DISPATCHES FROM MOON OF ALABAMA, BY "B"
This article is part of an ongoing series of dispatches from Moon of Alabama
Usually such contacts are settled in money but this time the sellers insisted to physically delivery the oil to the buyers.
That was a problem. The buyers did not have the storage capacity to accept the oil he had bought months ago. They now had to accept a large amount they could not put anywhere. The only way out was to immediately sell it to someone else. But nobody was interested. All had their storage capacity already filled to the rim. The companies with the obligation to accept the oil from the producers then offered to pay others to take their oil.
When the price started to go into negative territory I offered extra storage:
Moon of Alabama @MoonofA - 18:09 UTC · Apr 20, 2020
If you give me 50 bucks, I'll let you fill up my car.
Offering to take the oil at -$50 was a bit too greedy. The WTI May option contract closed out at -$37.
For the first time in memory, US West Texas Intermediate (WTI) oil futures were trading in negative territory on the New York Mercantile Exchange (Nymex) on Monday, and US crude for May delivery lost $55.90 over the course of the trading day to close at negative $37.63/bbl.
One insider said the drastic drop was in part the result of the forced liquidation of a position in the futures market “at any price.” The contract has one more day to trade as it expires Apr. 21. The May contract had an exceptionally high open interest of 109,000 contracts at the start of Monday trading.
But fundamentally, the price reflects extremely distressed crude cargoes that are stranded with refineries ramping down runs, as they cannot sell products in a market where demand has collapsed from consumers who are staying home to prevent the spread of the Covid-19 pandemic.
The steep negative price “means storage is full,” said Albert Helmig, CEO of consultancy Grey House and former vice president of the Nymex.
Cushing is the delivery and pricing point of US oil futures and has an operational capacity of some 70 million barrels of oil. It held 55 million bbl last week.
Several large consumer countries are in lockdown. Global air travel is down by more than 80%. There is only little demand for gasoline or other refined products.
The WTI benchmark, which reflects the price in landlocked Cushing, Oklahoma, was not the only trade index in trouble. West Canadian Select oil also traded in negative territory. Contracts for WTI deliveries in June were still positive at $20/barrel as were Brent oil contracts ($25/bl) which reflect delivery at sea.
U.S. shale oil producers have already cut back some of their production but they will have to cut much more. The Baker Hughes count of active U.S. oil and gas rigs fell from more than 1,000 active rigs last year to 529 active rigs on Friday. I expect it to drop below 100 during the next few weeks.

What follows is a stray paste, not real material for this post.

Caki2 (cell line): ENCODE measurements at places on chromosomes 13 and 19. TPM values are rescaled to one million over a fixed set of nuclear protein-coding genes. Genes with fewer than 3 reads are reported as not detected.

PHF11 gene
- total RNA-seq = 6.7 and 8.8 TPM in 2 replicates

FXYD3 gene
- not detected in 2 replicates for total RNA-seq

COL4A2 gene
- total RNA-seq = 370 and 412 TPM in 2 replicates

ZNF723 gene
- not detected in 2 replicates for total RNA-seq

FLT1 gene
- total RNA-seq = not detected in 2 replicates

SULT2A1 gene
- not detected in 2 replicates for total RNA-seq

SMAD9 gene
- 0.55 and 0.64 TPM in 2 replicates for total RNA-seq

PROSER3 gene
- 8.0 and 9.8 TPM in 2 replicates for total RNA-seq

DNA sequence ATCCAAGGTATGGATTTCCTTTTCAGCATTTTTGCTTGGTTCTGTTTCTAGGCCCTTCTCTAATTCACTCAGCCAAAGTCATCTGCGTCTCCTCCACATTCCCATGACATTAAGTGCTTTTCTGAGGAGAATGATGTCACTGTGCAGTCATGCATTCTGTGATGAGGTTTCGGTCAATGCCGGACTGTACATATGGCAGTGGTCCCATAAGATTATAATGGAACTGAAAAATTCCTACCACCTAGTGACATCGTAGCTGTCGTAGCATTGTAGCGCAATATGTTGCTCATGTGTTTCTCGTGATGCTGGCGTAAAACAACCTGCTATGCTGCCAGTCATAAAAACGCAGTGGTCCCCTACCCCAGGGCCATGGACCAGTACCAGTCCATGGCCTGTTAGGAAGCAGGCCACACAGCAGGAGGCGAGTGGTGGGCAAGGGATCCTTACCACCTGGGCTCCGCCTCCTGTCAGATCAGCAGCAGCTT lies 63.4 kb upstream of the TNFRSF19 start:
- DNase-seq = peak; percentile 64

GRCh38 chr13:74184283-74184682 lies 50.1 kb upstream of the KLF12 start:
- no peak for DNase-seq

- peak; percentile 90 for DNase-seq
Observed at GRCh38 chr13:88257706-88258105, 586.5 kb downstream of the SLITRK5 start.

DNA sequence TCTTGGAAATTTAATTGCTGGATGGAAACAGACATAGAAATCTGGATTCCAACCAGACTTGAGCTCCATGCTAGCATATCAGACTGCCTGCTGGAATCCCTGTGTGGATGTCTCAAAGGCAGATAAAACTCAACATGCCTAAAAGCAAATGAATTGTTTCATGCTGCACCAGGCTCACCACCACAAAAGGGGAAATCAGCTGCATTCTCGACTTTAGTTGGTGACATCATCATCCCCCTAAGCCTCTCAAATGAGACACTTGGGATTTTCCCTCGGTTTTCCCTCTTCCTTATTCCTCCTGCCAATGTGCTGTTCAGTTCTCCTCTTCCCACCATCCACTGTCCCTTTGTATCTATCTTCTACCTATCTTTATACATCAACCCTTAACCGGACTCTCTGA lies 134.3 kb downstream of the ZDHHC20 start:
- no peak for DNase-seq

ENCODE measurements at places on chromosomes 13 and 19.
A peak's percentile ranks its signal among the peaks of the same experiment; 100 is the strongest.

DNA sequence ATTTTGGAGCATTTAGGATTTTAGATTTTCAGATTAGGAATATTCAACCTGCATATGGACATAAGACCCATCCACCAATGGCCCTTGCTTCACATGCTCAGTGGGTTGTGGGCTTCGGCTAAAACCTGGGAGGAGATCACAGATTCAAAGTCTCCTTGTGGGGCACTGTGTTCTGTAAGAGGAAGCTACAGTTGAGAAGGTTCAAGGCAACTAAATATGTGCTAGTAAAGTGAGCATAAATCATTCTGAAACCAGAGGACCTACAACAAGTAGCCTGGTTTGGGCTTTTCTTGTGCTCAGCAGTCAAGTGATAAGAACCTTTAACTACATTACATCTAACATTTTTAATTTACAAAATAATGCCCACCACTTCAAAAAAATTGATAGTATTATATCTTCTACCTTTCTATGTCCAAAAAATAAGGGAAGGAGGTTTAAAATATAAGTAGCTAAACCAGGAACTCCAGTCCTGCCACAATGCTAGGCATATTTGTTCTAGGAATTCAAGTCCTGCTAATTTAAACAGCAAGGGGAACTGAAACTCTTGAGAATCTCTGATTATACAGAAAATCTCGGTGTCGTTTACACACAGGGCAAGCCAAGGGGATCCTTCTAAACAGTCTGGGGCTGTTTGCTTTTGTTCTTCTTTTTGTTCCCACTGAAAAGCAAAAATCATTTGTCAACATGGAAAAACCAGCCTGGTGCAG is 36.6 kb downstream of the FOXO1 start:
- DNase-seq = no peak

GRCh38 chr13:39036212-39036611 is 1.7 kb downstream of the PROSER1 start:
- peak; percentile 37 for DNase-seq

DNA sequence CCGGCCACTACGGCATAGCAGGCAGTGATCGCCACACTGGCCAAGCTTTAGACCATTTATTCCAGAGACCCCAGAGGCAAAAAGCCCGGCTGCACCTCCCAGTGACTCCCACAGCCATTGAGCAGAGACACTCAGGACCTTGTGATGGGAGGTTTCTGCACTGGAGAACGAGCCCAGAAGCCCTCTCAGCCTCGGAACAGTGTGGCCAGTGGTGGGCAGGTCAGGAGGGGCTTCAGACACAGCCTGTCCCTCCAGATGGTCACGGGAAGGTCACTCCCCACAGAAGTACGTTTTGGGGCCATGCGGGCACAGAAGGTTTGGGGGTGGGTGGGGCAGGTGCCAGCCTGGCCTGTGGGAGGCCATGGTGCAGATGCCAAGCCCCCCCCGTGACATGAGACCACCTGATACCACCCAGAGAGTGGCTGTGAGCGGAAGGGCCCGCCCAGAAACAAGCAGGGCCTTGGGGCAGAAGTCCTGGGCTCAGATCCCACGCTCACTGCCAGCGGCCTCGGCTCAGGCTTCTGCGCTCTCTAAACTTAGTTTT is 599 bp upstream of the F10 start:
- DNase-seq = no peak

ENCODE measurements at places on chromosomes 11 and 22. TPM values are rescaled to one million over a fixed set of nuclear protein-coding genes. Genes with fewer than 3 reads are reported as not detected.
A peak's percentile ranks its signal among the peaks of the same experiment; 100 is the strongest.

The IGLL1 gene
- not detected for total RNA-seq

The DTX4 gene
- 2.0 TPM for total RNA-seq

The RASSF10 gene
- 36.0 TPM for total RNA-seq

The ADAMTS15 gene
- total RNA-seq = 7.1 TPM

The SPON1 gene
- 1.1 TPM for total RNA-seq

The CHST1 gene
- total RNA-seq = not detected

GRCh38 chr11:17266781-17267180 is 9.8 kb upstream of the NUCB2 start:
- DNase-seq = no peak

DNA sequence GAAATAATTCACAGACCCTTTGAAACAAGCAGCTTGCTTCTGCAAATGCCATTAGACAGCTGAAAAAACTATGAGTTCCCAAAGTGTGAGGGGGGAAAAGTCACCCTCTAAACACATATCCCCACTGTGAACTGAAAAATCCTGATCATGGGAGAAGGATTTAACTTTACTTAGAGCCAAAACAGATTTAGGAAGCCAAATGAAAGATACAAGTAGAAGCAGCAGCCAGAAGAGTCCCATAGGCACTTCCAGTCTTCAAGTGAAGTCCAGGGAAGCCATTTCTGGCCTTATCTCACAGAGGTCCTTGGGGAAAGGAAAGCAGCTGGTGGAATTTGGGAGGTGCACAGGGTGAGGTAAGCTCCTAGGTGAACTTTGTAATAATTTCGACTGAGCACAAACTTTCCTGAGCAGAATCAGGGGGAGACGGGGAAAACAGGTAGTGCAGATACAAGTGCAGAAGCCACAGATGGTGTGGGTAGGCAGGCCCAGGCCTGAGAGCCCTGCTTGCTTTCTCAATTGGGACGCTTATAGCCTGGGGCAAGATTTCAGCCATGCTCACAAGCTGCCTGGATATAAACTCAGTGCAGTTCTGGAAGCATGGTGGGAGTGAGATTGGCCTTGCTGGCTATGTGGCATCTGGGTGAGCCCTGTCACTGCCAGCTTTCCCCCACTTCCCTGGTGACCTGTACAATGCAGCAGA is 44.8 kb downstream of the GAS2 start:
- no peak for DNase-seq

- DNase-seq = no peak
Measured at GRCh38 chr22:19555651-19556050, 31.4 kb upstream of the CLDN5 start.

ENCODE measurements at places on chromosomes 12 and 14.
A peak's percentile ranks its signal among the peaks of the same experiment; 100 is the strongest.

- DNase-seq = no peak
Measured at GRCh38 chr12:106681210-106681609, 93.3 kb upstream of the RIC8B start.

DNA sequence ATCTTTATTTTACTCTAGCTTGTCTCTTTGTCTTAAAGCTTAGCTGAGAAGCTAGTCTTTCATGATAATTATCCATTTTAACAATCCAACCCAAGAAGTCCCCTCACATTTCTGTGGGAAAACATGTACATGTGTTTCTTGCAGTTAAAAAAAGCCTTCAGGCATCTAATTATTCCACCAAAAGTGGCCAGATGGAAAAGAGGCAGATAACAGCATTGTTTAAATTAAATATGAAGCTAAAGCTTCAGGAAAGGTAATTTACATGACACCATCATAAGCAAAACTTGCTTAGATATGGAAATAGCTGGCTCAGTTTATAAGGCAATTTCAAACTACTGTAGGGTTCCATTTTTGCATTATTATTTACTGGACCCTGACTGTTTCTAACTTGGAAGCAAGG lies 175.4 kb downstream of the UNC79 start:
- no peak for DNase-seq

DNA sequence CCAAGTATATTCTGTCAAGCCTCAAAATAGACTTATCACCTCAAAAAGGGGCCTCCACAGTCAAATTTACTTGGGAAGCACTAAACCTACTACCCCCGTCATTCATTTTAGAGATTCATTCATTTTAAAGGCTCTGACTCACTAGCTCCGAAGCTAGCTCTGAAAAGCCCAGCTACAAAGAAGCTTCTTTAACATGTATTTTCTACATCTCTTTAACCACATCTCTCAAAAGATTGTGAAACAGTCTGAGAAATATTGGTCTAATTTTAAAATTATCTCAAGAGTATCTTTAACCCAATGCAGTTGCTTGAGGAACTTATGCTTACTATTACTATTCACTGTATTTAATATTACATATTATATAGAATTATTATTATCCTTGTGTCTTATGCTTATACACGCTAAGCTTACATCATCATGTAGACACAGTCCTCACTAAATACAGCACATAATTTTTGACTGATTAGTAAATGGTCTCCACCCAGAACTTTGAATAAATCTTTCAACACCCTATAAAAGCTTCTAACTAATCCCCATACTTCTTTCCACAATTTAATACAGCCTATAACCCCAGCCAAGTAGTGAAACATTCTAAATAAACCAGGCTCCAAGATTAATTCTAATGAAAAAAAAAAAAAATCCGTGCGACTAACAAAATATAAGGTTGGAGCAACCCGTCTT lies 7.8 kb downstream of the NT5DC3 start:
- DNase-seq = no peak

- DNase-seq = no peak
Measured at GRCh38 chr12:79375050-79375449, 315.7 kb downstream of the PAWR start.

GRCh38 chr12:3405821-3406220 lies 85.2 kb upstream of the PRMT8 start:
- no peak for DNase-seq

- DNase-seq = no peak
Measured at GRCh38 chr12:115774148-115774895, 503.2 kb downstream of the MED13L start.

More drilling will have to stop because the refineries simply can not sell their products:
The trainwreck in Cushing is the result of various factors coming to a head. Refiners are cutting runs faster than upstream players can shut in production, and differentials have been signaling oil to go to Cushing for weeks, even prompting some midstream operators to reverse infrastructure.
In addition, market sources say that inexperienced traders hold high positions too close to expiration, and that some contracts stipulate average prices for trades ahead of expiration.
When a futures trader holds a position this close to expiry, chances are high they will need to deliver physical crude. They can do so via an exchange futures for physical (EFP) arrangement, one trader said, but that requires finding a physical player willing to take delivery.
This means that even under normal circumstances, there is a reconciliation between physical and futures prices close to expiry. And physical prices have been underperforming so-called paper barrels for the past several weeks, reflecting fundamental dynamics and causing that reconciliation to be abrupt and violent.
It costs about $45/bl to produce shale oil. No U.S. shale producer is currently in profitable territory. All are already highly indebted. They still hesitate to shut down their wells. Once shut down the wells tend to clog up. They will need expensive rework to be reopened. That is unlikely to be profitable during the next two to five years if ever.
The stone age did not end for a lack of stones. The oil age will not end for a lack of oil. Oil demand has probably seen its global peak. Alternatives have been developed. The pandemic will likely be with us for some two years. It will change the behavior of many people.
There is no reason to expect crude oil to ever again reach its previous peak price of more than $100/bl.
The total debt of U.S. shale oil producers is estimated to be above $200 billion. None will be paid back. The carnage may well lead to collapses in the banking system.
All countries which have their budgets depending on oil sales are now in deep trouble. As they lose their importance as producers and consumers the global policies around them will also change.
The pandemic only amplifies the existing structural problems and imbalances in our markets and societies. It is likely to leave permanent marks on them.
Posted by b on April 21, 2020 at 8:01 UTC | Permalink
When it takes the equivalent of one barrel of energy to produce one barrel of energy it will be lights out.
^5000The arch-hypocritical corporate media are our worst enemies.
They shamelessly block truth, peace, equality, and true democracy.
They are shills for those who murder the environment with impunity.
It's time you embrace YOUR media, the citizens' press.
Be sure to support the Greanville Post. If not you, who will?
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